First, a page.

While she was a formidable woman in many ways, with high standards and expectations, her devotion to her religious life and her commitment to education was recognized and appreciated by all who knew her. She was a strict disciplinarian, spoke the truth without apology and demanded very high standards. At the same time her heart was compassionate and her generosity and hospitality were known and appreciated by all.

Like all of us, Helen has known suffering and joy, tears and laughter, pain and happiness, loneliness and friendship. And she had strong relationships with her friends – too numerous to mention – but exemplified in the love and devotion of Sr. Mary Bernadette Collins and Catherine Fallon. Up to the end she valued and enjoyed her relationships with her nieces, nephews and other family members and followed their lives with interest, with love and with prayer.

In 1978 she was missioned to Ireland and worked on our Constitutions. Subsequently she was appointed as local leader to our community in Crumlin before her appointment to our Provincial Leadership team and consequent arrival here in Our Lady’s Mount in 1981.

Sr. J. Helen’s commitment to Mary Aikenhead's charism was single-minded and she never compromised on that. The second reading confirms her attitude to life: nothing outweighs the supreme advantage of knowing Christ Jesus. It is only through Him, with Him and in Him that we can find life and happiness and fulfilment. Rooted in that conviction, she endorsed and embraced anything that served the people for whom she cared in a better, more dignified or respectful way.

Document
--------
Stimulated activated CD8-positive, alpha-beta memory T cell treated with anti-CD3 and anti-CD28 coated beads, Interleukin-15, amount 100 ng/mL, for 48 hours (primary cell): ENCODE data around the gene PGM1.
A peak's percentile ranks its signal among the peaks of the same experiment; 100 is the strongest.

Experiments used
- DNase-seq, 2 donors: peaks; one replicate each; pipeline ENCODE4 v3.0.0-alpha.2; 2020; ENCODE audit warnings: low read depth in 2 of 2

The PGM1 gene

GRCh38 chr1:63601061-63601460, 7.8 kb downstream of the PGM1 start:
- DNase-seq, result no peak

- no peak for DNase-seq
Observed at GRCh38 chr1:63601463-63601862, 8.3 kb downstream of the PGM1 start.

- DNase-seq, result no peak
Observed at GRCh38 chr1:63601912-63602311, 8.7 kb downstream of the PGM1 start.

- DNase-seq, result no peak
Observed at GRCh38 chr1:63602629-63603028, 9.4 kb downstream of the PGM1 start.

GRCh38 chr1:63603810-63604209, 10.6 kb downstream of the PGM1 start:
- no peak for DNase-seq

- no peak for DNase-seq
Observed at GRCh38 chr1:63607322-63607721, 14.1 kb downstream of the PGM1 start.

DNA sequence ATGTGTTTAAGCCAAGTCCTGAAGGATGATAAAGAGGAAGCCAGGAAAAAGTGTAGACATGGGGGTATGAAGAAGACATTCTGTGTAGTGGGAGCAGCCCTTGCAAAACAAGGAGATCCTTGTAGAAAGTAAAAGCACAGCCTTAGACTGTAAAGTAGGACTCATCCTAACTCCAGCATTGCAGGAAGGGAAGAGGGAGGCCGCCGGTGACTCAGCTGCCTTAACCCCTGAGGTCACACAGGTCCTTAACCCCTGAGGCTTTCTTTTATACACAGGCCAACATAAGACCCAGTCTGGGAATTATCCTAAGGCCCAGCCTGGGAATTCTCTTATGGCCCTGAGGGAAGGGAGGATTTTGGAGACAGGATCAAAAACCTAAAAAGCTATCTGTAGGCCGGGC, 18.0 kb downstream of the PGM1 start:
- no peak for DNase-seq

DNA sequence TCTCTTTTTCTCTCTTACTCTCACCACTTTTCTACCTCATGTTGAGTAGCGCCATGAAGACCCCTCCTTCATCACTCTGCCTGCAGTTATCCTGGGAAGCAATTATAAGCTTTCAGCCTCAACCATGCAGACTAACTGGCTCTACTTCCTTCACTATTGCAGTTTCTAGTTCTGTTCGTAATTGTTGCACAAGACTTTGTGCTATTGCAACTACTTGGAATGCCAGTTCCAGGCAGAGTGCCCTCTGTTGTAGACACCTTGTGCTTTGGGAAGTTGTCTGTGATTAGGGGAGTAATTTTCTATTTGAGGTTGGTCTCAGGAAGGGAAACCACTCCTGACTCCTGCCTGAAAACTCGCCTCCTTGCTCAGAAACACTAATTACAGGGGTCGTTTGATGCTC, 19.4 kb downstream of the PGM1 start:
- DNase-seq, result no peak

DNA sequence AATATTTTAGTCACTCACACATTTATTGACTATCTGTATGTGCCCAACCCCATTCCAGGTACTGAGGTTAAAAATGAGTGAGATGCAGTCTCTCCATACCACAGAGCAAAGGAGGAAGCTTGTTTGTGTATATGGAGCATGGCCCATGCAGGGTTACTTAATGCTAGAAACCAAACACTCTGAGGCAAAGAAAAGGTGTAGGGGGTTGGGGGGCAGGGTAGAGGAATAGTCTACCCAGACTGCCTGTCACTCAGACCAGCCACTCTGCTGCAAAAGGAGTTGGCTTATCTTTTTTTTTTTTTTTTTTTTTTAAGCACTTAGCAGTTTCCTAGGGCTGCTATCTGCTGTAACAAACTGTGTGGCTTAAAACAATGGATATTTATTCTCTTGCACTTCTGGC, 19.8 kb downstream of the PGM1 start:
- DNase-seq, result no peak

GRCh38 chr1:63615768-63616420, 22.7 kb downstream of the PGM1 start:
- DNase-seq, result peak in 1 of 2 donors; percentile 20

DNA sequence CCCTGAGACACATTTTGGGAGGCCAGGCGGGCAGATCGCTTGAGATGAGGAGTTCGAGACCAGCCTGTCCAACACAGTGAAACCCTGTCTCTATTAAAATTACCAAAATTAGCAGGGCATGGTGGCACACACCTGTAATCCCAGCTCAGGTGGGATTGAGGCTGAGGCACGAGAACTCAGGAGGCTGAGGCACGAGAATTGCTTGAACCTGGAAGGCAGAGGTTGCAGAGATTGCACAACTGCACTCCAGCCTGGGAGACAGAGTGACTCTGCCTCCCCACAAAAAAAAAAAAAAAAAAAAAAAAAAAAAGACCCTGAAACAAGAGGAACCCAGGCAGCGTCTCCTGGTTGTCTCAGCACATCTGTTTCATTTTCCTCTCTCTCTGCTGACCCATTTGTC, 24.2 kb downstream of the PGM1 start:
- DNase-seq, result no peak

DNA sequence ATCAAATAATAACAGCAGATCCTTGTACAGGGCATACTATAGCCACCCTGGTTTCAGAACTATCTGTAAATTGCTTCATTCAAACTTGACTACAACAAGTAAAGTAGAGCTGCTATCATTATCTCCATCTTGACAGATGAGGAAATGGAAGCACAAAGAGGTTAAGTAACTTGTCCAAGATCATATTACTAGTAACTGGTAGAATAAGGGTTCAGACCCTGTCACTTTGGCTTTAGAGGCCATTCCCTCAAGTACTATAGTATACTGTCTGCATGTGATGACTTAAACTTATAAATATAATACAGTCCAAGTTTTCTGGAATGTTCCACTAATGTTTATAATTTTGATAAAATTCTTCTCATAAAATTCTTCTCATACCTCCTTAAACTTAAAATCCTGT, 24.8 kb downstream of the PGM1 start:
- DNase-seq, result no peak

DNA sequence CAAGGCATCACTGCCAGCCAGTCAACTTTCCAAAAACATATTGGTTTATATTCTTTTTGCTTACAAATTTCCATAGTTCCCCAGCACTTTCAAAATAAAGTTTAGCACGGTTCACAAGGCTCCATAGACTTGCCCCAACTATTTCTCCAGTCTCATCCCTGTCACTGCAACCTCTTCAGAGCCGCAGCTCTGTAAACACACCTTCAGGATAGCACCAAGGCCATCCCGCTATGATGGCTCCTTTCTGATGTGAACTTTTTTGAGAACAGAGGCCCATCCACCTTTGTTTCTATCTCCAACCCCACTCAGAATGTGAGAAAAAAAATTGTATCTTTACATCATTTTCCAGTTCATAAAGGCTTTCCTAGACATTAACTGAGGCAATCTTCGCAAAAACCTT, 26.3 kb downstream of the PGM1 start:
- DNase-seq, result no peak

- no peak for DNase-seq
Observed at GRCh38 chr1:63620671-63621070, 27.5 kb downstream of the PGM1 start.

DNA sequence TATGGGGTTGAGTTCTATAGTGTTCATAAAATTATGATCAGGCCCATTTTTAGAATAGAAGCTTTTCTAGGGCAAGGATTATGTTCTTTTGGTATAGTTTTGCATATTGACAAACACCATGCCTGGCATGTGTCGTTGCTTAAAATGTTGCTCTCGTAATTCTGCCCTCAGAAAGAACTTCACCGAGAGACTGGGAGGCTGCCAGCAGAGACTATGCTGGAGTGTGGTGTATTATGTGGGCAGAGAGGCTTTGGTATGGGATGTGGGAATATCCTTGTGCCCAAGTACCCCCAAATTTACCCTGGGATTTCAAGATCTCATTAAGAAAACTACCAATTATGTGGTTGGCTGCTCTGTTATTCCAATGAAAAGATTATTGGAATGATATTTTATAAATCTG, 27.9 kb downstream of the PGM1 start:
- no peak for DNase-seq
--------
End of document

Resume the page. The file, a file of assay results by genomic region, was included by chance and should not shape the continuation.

She suffered in her growing debility and weakness these last years and all of us – family, community, friends and colleagues - were saddened as we watched her suffering and her struggle to cope. In spite of the wonderful, caring staff who surrounded her and the sisters and friends who were her constant support, she had difficult and dispiriting days. Yet she never gave up . Her faith in Providence was the touchstone of her life. In the midst of all her pain and letting-go she was confident that he was with her, holding her, comforting her and in the end, calling her to himself. And when that call came, she yielded her spirit to the Lord, peace-filled, calm and trusting - blest with a death that had no struggle, no pain, no fear. And perhaps I can end with some words of hers, written in the diary of which I spoke, on her arrival in Chikuni: “Now that we have reached our Promised Land we must thank God and Our Lady for our very pleasant and on the whole easy journey which we have had . . . . “ Those words echo, not only the journey to Chikuni, but her life journey, now at its end as she moves, we believe, into the fullness of the Promised land of God’s life and love.